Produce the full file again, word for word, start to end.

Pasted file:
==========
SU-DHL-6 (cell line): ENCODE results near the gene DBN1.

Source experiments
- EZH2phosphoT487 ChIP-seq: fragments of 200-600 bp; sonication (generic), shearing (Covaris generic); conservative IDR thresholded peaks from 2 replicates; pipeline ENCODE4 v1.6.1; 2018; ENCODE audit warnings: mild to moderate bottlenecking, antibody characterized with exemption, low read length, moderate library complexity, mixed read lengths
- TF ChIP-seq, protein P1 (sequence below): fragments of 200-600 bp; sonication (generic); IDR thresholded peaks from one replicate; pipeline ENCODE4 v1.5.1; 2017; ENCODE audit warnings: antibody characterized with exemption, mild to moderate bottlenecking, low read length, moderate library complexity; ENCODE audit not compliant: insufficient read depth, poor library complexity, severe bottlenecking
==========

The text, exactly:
SU-DHL-6 (cell line): ENCODE results near the gene DBN1.

Source experiments
- EZH2phosphoT487 ChIP-seq: fragments of 200-600 bp; sonication (generic), shearing (Covaris generic); conservative IDR thresholded peaks from 2 replicates; pipeline ENCODE4 v1.6.1; 2018; ENCODE audit warnings: mild to moderate bottlenecking, antibody characterized with exemption, low read length, moderate library complexity, mixed read lengths
- TF ChIP-seq, protein P1 (sequence below): fragments of 200-600 bp; sonication (generic); IDR thresholded peaks from one replicate; pipeline ENCODE4 v1.5.1; 2017; ENCODE audit warnings: antibody characterized with exemption, mild to moderate bottlenecking, low read length, moderate library complexity; ENCODE audit not compliant: insufficient read depth, poor library complexity, severe bottlenecking